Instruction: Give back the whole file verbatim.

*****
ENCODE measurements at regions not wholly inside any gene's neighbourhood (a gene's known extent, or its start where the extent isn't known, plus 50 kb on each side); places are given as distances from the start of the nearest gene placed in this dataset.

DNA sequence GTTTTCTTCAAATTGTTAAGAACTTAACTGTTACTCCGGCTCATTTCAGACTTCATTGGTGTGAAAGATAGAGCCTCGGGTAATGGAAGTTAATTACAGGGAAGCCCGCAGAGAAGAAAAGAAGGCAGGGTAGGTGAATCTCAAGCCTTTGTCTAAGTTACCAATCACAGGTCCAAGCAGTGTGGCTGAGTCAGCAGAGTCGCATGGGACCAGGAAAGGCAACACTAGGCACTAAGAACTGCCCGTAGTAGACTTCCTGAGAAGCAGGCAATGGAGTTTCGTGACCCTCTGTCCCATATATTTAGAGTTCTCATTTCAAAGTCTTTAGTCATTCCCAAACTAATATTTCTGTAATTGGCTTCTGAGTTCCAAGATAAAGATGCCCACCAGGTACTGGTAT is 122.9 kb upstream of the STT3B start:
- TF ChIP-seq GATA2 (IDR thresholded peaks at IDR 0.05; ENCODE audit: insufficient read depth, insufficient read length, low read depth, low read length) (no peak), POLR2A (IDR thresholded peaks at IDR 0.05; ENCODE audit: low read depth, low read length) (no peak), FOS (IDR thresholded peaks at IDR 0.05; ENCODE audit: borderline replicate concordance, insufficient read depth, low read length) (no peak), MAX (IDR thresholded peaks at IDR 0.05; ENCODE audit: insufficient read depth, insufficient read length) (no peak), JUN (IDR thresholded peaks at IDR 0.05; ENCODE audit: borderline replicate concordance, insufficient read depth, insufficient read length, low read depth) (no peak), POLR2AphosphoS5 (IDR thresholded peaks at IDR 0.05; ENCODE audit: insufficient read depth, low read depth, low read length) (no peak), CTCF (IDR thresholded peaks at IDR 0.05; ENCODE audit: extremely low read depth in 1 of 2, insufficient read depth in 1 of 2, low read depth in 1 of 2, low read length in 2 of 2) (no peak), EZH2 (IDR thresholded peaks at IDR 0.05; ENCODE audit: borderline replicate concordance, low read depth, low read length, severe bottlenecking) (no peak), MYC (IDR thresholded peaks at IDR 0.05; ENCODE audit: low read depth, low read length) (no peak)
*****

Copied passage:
ENCODE measurements at regions not wholly inside any gene's neighbourhood (a gene's known extent, or its start where the extent isn't known, plus 50 kb on each side); places are given as distances from the start of the nearest gene placed in this dataset.

DNA sequence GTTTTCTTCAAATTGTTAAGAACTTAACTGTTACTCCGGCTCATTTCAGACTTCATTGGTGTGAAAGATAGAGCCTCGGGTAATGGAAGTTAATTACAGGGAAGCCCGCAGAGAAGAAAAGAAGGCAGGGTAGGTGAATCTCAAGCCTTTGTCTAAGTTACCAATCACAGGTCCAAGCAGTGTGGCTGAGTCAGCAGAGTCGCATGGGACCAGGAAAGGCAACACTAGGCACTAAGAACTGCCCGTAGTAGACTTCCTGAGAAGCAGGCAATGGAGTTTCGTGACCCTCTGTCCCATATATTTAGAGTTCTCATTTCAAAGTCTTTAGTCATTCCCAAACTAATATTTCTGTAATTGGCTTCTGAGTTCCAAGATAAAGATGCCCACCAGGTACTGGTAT is 122.9 kb upstream of the STT3B start:
- TF ChIP-seq GATA2 (IDR thresholded peaks at IDR 0.05; ENCODE audit: insufficient read depth, insufficient read length, low read depth, low read length) (no peak), POLR2A (IDR thresholded peaks at IDR 0.05; ENCODE audit: low read depth, low read length) (no peak), FOS (IDR thresholded peaks at IDR 0.05; ENCODE audit: borderline replicate concordance, insufficient read depth, low read length) (no peak), MAX (IDR thresholded peaks at IDR 0.05; ENCODE audit: insufficient read depth, insufficient read length) (no peak), JUN (IDR thresholded peaks at IDR 0.05; ENCODE audit: borderline replicate concordance, insufficient read depth, insufficient read length, low read depth) (no peak), POLR2AphosphoS5 (IDR thresholded peaks at IDR 0.05; ENCODE audit: insufficient read depth, low read depth, low read length) (no peak), CTCF (IDR thresholded peaks at IDR 0.05; ENCODE audit: extremely low read depth in 1 of 2, insufficient read depth in 1 of 2, low read depth in 1 of 2, low read length in 2 of 2) (no peak), EZH2 (IDR thresholded peaks at IDR 0.05; ENCODE audit: borderline replicate concordance, low read depth, low read length, severe bottlenecking) (no peak), MYC (IDR thresholded peaks at IDR 0.05; ENCODE audit: low read depth, low read length) (no peak)